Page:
On the Day of the Last

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The last Trump-Clinton debate is later today. As a matter of fact, many are readying themselves to watch … especially the partisans. To my non-U.S. audience, excuse this lengthy post about US politics, so I understand if you switch to my previous post about Walktober, which you will probably find more interesting and satisfying.

I’ve enjoyed following politics for a long time. I liked conventions because of the good speeches. I watched debates out of curiosity and being informed to make a judgment. I started this blog in August 2008 around politics and sports. I’ve morphed since then, but politics is still in my gut – although I’ve been more silent this year than in the past.

The 2016 election is (unfortunately) different. I didn’t watch either convention. I didn’t watch any of the debates during the primaries of either party, nor any of the debates in the past few weeks. The list of why not was always longer than the list of why. Tonight isn’t any different because I’m going for the shutout.

One reason to not watch is simply because the chances of a candidate answering the question is (at best) remote. The moderator will ask a question, then the candidate figures out a way to segue from the question to the prepared talking point. (In my debate rules, the microphone would be turned off and the candidate would enter the Cones of Silence.

Candidates have been doing this for years, but that doesn’t mean we the people don’t deserve better. Because I’m tired of it, watching would be a waste of time – so, instead, I’ll probably spend my time writing a future post about my recent trip.

2016 is also interesting in other ways. It seems that Hillary Clinton was proclaimed the nominee-in-waiting many years ago. I wonder what the Democrats would have done if she didn’t seek the nomination? After all, I never got the impression they were grooming anyone.

Nonetheless, she is the nominee – she’s also smart and experienced. On the other hand, besides being a polarizing figure to many, I don’t trust her. Although the email issue is mainly an issue for her partisan opponents, it’s a non-issue for me … but, it is an example of why I don’t trust her. Deep down I sense that she means well, but the Clintons are who they are. (Note: Overall, I think Bill Clinton was a good president.)

Donald Trump is the Republican nominee. When he announced his candidacy way back when, I stated (and repeatedly stated) that he wouldn’t be the nominee. I admit missing that one, but I’m still amazed he did so, thus wonder, why have Americans lowered themselves to that standard?

Regardless of “knowing more about ISIS than the generals”, Donald Trump’s candidacy has never been about issues and never been about substance. The man lacks intellectual depth that a U.S. President requires. Several times he promised to be more presidential and talk issues. Each time he failed as he reverted back to his ways. That’s simply him being him.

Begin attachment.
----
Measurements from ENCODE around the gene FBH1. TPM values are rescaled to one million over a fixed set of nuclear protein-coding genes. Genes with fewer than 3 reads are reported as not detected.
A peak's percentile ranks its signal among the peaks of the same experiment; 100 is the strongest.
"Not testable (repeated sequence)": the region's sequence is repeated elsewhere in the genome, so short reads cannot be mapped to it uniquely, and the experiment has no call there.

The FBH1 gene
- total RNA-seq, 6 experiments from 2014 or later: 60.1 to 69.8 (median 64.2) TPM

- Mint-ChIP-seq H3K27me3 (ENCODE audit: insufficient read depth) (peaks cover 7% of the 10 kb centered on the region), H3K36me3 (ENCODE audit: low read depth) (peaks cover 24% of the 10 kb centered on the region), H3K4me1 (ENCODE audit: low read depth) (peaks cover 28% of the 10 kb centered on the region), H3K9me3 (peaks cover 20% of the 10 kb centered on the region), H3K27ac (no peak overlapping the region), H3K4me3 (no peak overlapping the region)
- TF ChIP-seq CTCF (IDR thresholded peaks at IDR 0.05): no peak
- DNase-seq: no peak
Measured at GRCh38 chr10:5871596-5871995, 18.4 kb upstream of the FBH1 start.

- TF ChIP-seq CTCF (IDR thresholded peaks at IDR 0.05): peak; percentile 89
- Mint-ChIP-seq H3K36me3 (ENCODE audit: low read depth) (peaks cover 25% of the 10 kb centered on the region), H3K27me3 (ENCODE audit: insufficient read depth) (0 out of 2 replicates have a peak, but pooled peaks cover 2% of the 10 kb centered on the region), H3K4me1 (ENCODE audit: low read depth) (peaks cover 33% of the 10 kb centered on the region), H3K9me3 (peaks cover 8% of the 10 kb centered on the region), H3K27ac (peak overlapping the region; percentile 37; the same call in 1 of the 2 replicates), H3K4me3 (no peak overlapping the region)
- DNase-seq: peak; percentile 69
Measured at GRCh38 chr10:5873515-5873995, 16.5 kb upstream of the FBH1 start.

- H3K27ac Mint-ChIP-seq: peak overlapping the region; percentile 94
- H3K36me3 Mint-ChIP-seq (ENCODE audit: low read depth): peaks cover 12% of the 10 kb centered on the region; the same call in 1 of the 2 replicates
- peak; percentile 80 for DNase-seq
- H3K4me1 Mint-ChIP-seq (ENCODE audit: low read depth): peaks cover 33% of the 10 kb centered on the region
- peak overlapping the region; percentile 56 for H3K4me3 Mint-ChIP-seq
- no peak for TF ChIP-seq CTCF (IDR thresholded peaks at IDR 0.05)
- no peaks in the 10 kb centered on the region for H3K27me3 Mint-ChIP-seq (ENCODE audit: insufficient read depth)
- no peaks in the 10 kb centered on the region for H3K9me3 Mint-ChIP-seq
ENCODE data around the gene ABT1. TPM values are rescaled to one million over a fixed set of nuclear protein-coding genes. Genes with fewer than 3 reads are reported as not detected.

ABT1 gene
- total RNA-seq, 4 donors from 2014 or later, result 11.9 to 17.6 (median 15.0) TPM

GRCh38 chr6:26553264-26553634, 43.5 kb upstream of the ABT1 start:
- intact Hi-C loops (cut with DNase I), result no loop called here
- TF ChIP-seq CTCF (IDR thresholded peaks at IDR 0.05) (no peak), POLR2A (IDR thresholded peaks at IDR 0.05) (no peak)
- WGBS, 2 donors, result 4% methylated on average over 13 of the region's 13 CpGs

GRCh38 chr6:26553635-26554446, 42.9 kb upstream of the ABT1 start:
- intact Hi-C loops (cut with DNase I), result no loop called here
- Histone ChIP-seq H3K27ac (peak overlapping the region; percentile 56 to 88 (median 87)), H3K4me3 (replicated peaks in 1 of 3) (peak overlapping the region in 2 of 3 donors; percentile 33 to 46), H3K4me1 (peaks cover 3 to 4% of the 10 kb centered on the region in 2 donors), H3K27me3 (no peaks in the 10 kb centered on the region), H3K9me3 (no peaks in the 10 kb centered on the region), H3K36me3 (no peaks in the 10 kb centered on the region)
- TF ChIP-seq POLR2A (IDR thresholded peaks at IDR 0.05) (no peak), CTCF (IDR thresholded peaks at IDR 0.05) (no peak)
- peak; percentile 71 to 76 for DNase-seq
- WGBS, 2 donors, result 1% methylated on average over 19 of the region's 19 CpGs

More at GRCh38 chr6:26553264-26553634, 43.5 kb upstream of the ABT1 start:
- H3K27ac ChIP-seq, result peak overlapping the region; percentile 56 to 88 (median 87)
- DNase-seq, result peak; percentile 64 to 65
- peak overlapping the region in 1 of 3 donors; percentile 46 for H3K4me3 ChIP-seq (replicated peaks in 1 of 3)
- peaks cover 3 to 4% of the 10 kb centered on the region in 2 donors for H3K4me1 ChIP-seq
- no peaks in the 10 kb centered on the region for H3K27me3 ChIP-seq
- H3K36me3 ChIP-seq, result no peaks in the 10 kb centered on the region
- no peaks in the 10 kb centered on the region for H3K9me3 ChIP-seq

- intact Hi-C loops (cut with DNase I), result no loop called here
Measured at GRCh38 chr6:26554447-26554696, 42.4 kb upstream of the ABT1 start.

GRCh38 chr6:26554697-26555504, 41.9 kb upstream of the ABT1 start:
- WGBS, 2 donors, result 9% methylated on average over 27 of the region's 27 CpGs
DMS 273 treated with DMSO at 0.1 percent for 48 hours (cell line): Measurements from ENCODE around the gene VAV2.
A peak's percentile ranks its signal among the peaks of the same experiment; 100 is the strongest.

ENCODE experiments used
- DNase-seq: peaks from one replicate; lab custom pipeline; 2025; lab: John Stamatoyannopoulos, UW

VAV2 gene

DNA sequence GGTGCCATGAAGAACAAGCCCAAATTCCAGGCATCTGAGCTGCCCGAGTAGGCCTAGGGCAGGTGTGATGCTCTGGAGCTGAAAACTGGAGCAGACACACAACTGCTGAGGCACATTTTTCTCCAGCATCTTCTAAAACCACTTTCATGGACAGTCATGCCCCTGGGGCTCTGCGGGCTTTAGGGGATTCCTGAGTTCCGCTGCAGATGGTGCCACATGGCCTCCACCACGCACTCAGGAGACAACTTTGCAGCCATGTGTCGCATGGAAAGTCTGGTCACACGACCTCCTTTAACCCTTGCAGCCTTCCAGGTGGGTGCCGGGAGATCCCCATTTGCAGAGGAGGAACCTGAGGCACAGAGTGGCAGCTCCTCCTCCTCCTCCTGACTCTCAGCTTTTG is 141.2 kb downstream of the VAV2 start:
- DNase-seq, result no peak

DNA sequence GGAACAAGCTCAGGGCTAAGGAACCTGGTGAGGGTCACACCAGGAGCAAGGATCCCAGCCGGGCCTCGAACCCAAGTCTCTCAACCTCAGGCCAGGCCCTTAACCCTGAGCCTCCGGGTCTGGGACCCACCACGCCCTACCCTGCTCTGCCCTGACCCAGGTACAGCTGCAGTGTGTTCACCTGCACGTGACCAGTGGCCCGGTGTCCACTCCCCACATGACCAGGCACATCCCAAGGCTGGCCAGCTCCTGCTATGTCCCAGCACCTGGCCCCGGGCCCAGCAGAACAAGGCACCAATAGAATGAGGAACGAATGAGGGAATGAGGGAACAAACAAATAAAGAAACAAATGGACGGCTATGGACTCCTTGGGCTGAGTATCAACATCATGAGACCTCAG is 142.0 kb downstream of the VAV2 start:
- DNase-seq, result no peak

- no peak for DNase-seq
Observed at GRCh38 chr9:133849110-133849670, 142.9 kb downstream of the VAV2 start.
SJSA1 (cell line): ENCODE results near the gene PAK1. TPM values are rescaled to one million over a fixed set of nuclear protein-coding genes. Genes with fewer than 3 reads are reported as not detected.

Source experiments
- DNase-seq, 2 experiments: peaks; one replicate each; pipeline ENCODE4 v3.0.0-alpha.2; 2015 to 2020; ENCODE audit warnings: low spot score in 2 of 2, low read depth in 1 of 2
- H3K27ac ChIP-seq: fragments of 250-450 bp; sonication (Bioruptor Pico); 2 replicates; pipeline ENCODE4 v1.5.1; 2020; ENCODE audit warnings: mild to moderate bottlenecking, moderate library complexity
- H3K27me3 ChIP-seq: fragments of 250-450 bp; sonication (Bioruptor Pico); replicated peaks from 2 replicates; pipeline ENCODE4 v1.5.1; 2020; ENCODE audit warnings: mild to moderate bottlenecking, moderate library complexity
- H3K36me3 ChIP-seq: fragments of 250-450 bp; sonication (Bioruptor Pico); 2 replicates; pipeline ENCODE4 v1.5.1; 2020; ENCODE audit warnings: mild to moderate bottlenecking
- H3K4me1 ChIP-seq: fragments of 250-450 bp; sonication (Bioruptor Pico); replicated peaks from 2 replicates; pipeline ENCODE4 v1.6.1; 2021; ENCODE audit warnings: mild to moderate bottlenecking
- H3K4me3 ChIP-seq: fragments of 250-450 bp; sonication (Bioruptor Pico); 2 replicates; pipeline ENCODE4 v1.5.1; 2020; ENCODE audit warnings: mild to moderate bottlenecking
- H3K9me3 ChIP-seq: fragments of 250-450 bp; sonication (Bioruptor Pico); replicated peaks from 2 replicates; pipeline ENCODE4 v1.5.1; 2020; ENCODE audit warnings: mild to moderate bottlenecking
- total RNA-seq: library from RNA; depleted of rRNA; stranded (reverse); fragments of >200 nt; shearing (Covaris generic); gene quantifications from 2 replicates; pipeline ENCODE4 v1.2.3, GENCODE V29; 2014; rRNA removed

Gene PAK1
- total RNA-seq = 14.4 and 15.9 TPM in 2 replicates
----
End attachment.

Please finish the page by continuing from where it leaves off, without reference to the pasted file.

His candidacy is based on fear and shallow promises. His based his candidacy on making fun of people as low-energy Jeb – let alone other unnecessary personal attacks on individuals and groups. His candidacy is based on false information, misconceptions, and misleading statements. His candidacy is based on saying anything – even contradictions of his own words – all in the name of exciting his base that gives him a free pass on most things he says simply because he isn’t Hillary Clinton.

Interestingly, Hillary Clinton’s candidacy really wasn’t a secret or a surprise – and she was very beatable. The Republicans countered by nominating:

  • A candidate who is finding it difficult to beat a beatable candidate.
  • A candidate who stoops low.
  • A candidate with pathetic moral fiber, yet flying under the banner of the party of family values.
  • A candidate who used his personality to effectively use the media to get the nomination, but one who now blames the media for his current troubles that he brought on himself.
  • A candidate who claiming the election is rigged. (For the record, states run the election … and most states have Republican governors, officials, and legislatures.)

Elections shouldn’t be about likability because the major question in 2016 (now more than ever) is who is most fit and capable of leading this country? Election 2016 much less about ideology. Likability aside,and given the choices, the answer is more than obvious. Whether one supported Mitt Romney in 2012 or not (and I didn’t), there was no question in my mind he was fit to serve.

Fortunately for me (and others), two alternatives exist in Gary Johnson and Jill Stein. The latter had no chance of my vote, but I listened to Johnson as I looked for an alternative. To me, he lacked substance during a time when I was looking for substance.

I’m having a difficult time understanding how so many people can support Donald Trump. The two main reasons (in my opinion) must be blind partisanship and a total disdain for her. The sheer numbers raises my concerns about my country much more than the concerns I have about each candidate.